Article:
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The tube strike rages through London but apparently does little to deter the line snaking around Camden's KOKO for modern rock duo Blackfield, returning to the capital after three years. Despite now wholly being a project of Israeli singer Aviv Geffen after co-founder Stephen Wilson relinquished his position due to a lack of time, Wilson will be at this performance although this is likely to be his last tour with Blackfield.
Formed in 2000 and with two albums and a gaggle of EPs to their name, opening act The Red Paintings certainly make an impression. Although usually a four-piece, the line up is stripped down to just two members for a special acoustic performance, their only show supporting Blackfield before headlining dates around Europe. Dressed in a motley array of varying clothing styles, violinist Alix Kol and guitarist Trash McSweeny proceed to play music that avoids committing to any precise genre. The violin hints at folk and orchestral sounds while the acoustic guitar bounces unusually under McSweeny's unconventional vocals. Another curiosity is the presence of an alien who takes the stage after the second song and spends the rest of the set painting a picture of a polar bear holding a tiny glacier while crying a tear presumably made of blood.
The audience reaction is encouraging for such an unusual band. Despite the eccentric nature of the music and outfits, McSweeny's stage banter hints at a sense of nervousness, possibly due to being corrected after stating "We're from a far away planet called Pluto," before a punter exclaims "Pluto isn't a planet!" Nonetheless weaving between art, theatre and music is handled intriguingly and with a sound unlike any other band, The Red Paintings certainly deserve investigation for their curious creativity.
Opening with the lovesick 'Miss U', Blackfield grace the stage with mainmen Aviv Geffen and Steven Wilson clutching their guitars at the front. The sound of the KOKO is uncharacteristically clear with each note and word enunciated perfectly. Dancing between a mix of genres including pop, progressive rock, indie, post rock and alternative rock and classical, the English-Israeli collaboration soothe the audience with their multi-textured music.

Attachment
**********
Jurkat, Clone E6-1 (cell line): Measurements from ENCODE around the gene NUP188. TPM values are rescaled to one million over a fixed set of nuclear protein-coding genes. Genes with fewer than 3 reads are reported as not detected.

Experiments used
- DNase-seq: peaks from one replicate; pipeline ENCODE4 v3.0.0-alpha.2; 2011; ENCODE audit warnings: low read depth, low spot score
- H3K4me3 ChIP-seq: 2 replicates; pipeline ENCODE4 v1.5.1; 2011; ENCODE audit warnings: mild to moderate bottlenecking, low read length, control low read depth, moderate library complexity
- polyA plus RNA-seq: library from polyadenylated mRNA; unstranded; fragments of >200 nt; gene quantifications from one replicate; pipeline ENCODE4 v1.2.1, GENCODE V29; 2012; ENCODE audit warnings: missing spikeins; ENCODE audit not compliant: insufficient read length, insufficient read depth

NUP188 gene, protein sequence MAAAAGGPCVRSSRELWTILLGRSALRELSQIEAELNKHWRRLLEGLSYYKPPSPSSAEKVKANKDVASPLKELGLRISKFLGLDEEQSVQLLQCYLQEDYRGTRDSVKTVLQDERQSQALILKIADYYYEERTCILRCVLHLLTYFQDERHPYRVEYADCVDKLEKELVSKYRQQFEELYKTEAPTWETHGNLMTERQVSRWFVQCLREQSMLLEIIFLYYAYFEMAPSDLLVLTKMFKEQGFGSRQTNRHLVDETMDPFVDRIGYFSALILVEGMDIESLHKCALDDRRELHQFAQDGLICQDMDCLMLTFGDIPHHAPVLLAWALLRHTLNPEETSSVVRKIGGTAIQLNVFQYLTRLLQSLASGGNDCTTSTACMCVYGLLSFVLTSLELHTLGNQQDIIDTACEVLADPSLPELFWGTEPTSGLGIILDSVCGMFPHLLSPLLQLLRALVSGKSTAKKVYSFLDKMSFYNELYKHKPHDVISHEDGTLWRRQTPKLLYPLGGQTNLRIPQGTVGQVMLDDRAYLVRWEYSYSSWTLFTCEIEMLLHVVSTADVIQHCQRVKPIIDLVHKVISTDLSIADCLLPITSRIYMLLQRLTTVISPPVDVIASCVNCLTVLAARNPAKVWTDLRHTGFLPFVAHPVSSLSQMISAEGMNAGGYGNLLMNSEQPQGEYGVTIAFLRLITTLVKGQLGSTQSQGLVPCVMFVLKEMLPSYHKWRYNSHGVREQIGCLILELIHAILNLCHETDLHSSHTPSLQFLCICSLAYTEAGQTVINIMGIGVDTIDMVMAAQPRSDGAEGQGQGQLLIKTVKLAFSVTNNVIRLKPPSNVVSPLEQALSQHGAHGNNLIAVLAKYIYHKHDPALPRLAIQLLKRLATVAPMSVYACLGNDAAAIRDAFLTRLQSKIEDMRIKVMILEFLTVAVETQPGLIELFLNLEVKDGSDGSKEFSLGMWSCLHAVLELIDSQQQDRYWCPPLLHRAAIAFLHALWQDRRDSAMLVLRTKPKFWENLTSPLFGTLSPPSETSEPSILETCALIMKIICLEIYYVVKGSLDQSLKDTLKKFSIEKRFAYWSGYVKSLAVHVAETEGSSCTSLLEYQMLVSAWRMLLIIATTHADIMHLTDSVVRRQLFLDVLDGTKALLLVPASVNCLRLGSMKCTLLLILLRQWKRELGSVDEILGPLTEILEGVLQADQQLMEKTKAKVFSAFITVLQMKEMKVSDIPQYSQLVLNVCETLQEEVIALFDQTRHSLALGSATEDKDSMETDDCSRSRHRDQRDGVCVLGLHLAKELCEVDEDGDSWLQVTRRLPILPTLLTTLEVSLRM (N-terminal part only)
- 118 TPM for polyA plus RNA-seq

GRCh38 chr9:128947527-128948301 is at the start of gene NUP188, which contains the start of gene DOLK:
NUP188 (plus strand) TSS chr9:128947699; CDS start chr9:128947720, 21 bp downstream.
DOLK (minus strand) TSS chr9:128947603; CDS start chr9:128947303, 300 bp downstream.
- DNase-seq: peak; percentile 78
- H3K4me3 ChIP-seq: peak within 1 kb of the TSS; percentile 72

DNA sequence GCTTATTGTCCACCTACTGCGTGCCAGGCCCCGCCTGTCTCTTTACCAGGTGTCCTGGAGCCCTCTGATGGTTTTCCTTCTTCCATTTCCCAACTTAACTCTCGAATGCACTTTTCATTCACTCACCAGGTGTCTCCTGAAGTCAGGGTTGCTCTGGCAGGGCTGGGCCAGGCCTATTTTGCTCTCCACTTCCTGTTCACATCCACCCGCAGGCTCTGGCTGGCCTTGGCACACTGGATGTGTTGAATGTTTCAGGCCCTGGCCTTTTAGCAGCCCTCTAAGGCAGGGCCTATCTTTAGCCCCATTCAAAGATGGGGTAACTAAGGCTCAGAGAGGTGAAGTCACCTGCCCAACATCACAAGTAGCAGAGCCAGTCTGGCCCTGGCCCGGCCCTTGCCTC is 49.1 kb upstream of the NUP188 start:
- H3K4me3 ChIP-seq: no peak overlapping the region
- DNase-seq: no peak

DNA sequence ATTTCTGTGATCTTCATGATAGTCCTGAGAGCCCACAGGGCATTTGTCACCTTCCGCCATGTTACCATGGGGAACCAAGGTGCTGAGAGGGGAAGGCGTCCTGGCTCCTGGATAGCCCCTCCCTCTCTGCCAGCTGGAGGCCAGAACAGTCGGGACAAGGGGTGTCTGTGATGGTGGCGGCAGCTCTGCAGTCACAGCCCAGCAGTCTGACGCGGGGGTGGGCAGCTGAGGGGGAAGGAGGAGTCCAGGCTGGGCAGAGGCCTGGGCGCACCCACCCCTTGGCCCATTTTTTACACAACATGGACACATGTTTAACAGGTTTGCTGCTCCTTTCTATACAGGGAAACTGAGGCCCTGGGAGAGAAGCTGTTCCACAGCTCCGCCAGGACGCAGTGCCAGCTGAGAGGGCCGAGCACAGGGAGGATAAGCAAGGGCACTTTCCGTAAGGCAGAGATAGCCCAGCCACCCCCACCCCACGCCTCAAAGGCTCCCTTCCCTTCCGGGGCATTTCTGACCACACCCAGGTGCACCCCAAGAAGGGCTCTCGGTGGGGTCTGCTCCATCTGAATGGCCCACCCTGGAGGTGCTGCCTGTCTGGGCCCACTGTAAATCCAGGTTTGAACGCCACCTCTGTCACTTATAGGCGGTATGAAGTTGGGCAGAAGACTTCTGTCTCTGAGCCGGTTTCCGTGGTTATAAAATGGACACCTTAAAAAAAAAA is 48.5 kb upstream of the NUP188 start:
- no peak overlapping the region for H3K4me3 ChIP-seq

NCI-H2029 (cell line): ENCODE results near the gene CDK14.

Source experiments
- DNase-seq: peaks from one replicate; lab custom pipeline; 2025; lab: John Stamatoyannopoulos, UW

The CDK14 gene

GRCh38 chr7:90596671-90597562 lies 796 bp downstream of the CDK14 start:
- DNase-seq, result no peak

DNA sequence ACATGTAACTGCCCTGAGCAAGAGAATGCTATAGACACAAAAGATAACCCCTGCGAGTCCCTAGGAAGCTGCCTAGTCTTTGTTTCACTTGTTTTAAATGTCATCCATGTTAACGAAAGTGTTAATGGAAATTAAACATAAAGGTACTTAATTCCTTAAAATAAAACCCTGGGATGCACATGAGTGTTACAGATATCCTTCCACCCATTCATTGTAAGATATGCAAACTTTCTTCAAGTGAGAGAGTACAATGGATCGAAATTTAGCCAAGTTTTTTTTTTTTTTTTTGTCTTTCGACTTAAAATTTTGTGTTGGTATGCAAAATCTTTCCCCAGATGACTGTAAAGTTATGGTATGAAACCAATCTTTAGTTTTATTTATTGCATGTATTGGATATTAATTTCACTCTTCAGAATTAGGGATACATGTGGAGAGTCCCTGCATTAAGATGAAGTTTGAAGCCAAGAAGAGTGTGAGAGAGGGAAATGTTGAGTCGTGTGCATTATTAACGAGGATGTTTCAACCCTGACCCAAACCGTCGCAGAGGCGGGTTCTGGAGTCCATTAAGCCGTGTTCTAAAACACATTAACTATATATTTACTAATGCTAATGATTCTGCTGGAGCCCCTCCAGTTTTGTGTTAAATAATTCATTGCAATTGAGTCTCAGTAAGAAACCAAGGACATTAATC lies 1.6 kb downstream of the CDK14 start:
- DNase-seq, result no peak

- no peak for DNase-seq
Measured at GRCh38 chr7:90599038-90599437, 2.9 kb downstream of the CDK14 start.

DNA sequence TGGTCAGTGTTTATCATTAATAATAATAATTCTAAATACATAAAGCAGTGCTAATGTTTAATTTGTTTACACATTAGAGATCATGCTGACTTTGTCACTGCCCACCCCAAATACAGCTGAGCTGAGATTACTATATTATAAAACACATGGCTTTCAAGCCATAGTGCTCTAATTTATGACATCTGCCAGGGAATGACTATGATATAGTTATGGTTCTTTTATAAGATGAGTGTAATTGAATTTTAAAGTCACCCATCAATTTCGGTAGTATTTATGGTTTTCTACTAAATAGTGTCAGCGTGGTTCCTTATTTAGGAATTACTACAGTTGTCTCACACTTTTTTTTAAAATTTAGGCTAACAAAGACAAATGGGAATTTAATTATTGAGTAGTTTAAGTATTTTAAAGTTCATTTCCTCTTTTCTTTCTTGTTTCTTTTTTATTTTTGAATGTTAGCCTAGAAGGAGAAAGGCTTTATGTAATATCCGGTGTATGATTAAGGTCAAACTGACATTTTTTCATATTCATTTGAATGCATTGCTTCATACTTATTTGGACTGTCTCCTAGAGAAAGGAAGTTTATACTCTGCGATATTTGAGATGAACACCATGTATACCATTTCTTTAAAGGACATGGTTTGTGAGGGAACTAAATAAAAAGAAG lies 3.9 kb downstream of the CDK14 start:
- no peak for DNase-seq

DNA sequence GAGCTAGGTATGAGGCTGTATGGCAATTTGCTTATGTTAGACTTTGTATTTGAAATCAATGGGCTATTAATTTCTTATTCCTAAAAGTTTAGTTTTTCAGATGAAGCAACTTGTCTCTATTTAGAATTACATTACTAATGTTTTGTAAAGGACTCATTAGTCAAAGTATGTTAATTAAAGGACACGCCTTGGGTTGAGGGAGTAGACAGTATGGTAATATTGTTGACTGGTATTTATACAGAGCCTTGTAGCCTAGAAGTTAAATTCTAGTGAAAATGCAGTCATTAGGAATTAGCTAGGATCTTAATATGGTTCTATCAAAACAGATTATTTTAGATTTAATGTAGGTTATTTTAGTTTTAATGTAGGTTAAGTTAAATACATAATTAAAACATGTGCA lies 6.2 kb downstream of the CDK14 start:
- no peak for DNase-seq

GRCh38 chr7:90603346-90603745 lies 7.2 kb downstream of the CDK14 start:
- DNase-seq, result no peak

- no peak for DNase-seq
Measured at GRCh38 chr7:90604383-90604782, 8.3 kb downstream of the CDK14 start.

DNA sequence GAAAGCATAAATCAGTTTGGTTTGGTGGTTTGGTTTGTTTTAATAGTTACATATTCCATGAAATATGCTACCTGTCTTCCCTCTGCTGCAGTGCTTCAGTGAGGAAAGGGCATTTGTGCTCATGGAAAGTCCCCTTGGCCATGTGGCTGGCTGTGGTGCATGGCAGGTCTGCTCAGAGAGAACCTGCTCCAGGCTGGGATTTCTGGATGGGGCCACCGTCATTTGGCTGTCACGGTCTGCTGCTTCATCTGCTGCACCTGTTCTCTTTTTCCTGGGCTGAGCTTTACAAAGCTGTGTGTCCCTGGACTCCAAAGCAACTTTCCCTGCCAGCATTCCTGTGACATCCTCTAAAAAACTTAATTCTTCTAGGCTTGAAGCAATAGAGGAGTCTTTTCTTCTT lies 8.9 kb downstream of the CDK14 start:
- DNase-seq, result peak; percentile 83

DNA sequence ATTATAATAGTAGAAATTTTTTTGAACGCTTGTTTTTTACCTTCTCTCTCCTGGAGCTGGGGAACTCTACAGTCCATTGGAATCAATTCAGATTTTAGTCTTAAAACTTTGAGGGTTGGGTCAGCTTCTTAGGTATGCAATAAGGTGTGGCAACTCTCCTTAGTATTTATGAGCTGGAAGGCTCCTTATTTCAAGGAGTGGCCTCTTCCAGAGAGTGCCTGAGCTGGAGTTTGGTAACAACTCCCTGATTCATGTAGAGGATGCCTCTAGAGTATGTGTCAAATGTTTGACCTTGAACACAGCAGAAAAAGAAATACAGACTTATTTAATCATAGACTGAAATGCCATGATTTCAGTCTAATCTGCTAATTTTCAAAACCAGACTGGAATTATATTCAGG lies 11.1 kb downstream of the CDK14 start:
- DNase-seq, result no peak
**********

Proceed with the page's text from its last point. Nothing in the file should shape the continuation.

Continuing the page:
Unusually, last year's album 'Blackfield IV' is the release from which the least number of songs come from, with just 'Faking', 'Jupiter' and 'Pills' making the cut. Presumably, this is due to Wilson's reduced role on the release. The focus of the evening is on the first two Blackfield albums. These earlier songs such as the uplifting 'Some Day', the miserable 'Pain' and the lonely 'Summer' attain the strongest audience reactions with noticeable portions of the audience singing every word. 'Welcome to My DNA' is represented with 'Dissolving with the Night', 'DNA', 'Go To Hell' and 'Oxygen'. The musicians are clearly emotionally invested in the music and this shows in their passionate performance.
With each of Blackfield's songs being fairly short, it feels like the set passes too quickly. Jokingly, Wilson quips "We've played seventeen songs so far. If this was with my other band, we'd only be starting the second one right now." After 'Hello', the band vacates the stage and returns for their three song encore: 'Glow', 'End of the World' and well-suited closer 'Cloudy Now'. The applause is deservedly dramatic as the band leaves an outstanding performance that was incredibly close to perfection. Blackfield without Stephen Wilson live will undeniably be different but the quality of their music remains formidable on the last album and it is very possible that live shows without him will have the potential to remain be awe-inspiring